Last but not least, here comes Mrs. Does-it-all *drumroll*: the satin stitch flower. I have referred to the satin stitch as satan stitch before because it does take some practice to get it perfect and sometimes it’s just annoyingly not doing what it should.
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Nevertheless, the satin stitch technically is one of the easiest stitches! You can use it to cover tiny, small and medium areas and make all kinds of shapes. Satin stitch makes a very smooth and polished looking surface which sets it apart from all the stitches we used in the other parts of the series which have distinct lines to show.
To give your flowers more dimension you can blend in a darker and lighter color or even several colors. Here is an example from Lolli and Grace (you can find the pattern here):
Advice from a Pro: Anne from Lolli and Grace
Anne from Lolli & Grace does not only share the same name with me, but she is also creating colorful embroidery patterns, featuring beautiful satin stitches, too! I contacted her to get some advice from someone who I consider a satin stitch Pro. Here is Anne’s slice of satin stitch wisdom for you:
Satin stitch can sometimes frustrate even experienced stitchers, but here are a few things that will hopefully help you learn to love it as much as I do:
Get into the flow
Some stitches are easy to master even after just a few tries. Satin stitch, while seemingly simple, is one that truly takes just a little bit of practice. After you’ve done it for just a bit, your hands and brain will find a sort of rhythm, and the needle will find the place to come up and go down much more easily. This means that if you’ve never satin stitched at all, it might take you a couple of flower petals or a small design to get a good feel for it.
For more experienced stitchers, your first satin stitches after a break might not “flow” as well as the stitches you make once your hands/brain are warmed up. This is definitely the case with me – even though I’ve stitched a LOT of satin stitches, I still have to give myself some grace (and patience) when I pick up my project again. I can always feel it when it all starts to “click.”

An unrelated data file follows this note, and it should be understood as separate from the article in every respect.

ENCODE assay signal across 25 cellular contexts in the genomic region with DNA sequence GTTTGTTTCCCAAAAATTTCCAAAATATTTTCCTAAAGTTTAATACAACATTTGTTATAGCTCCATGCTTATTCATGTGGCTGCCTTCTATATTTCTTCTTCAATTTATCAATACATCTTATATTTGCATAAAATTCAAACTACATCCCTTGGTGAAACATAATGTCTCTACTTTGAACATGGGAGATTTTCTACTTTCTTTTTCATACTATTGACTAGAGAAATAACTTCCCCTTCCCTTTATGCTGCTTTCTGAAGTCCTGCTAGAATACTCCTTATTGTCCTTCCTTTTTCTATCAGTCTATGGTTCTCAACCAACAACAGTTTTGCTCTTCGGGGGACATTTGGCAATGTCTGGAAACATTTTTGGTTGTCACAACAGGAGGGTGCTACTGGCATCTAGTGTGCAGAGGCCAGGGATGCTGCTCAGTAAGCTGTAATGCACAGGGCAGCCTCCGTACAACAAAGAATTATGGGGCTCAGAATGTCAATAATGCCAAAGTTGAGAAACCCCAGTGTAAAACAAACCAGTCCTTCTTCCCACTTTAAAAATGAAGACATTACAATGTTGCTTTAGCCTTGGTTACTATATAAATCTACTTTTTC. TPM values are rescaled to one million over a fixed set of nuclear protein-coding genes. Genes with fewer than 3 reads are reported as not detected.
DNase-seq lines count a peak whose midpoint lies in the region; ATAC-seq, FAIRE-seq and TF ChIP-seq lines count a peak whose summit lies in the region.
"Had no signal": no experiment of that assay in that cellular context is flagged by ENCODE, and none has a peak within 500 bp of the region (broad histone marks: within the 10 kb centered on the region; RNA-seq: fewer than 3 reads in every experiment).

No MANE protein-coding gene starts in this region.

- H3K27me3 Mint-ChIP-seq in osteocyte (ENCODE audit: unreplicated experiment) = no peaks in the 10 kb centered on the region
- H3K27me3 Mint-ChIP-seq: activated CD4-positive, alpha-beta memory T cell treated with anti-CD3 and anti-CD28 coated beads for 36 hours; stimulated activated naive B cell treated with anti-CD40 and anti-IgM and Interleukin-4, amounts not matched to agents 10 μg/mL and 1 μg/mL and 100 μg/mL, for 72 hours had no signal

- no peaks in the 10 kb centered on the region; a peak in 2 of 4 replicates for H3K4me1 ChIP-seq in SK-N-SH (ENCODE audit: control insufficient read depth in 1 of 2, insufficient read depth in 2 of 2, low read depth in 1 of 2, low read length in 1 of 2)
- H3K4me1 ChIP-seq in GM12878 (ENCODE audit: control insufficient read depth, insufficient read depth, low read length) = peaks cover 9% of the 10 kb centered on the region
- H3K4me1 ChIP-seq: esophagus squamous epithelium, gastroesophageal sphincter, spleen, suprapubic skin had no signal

Strip your threads individually
If you are using stranded thread, how you separate your strands makes ALL the difference. You’ll want to strip/recombine the threads rather than simply untwisting them. Before I learned this, I thought, “Bah, that doesn’t seem like it would make such a big difference.” But trust me, it does. Stripped threads will lay so much more smoothly on your fabric.
Get the best coverage
Sometimes more strands is better (depending, of course, on the size of the shape you are wanting to fill). If you use too few strands on a larger shape, you’ll need to make a lot more stitches to cover the area, and you won’t get that lovely plump effect. Too many strands in a tiny shape could just look lumpy. A good pattern should tell you exactly how many strands to use. If you are working on your own design, do a little bit of experimenting to see what gives you the best coverage, both along the edges of your shape and in the filled area.
Now you have the tools and info you need to get started with satin stitch flowers. It’s time to get your needle and thread! Anne has a great pattern to get into the flow of satin stitch and get your own piece of embroidery art bursting with color:
The satin stitch flower also marks the final post. I hope you liked this series of tutorials! I enjoyed using some of my special vintage threads from my stash for you. If you enjoy flower embroidery, you might like my newer flower series with video tutorials! Hop over here to see the full list of flowers.
Flower stitch book
For more detailed instructions, you can get the Flower embroidery stitch book in my Etsy shop. It contains step-by-step photo instructions with detailed explanations.